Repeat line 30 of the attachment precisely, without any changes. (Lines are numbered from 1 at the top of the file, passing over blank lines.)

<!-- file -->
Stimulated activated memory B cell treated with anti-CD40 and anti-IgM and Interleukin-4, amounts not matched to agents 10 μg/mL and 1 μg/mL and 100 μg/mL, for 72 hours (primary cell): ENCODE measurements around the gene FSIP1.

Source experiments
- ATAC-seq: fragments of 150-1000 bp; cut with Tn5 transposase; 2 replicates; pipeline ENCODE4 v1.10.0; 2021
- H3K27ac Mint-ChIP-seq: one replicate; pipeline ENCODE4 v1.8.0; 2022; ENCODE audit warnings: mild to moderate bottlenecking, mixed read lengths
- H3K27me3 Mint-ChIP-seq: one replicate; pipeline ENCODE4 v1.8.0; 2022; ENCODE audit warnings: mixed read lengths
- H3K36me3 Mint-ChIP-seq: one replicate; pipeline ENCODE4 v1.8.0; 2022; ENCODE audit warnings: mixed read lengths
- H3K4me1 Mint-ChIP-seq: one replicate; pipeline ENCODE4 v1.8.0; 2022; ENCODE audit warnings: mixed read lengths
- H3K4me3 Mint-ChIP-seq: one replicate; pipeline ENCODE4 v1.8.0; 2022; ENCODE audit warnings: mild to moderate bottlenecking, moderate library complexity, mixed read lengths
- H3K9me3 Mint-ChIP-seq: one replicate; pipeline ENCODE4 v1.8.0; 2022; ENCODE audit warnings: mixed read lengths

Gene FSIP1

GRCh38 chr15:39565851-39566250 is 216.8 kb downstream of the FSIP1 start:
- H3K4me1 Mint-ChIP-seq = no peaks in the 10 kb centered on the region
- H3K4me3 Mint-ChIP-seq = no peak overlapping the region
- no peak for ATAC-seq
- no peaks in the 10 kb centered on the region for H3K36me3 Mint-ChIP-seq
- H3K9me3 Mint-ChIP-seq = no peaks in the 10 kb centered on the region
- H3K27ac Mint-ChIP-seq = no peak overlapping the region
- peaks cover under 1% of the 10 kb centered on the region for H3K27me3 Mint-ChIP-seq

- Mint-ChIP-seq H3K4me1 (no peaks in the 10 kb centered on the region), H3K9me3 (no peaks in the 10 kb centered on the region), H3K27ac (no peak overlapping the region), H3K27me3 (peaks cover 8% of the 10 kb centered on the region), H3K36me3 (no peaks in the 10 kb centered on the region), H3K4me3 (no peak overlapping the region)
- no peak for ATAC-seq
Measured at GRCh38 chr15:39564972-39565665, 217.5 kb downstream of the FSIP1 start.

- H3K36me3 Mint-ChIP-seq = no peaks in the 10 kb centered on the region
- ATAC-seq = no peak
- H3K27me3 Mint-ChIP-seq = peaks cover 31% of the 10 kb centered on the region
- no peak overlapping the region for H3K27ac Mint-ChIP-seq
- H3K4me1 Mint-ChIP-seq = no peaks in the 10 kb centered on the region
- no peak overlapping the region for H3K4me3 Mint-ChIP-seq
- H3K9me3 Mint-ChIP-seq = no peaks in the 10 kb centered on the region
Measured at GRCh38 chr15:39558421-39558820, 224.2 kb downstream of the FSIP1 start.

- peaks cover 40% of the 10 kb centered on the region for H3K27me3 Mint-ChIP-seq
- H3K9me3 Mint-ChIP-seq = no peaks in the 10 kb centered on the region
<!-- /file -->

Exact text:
- peaks cover 40% of the 10 kb centered on the region for H3K27me3 Mint-ChIP-seq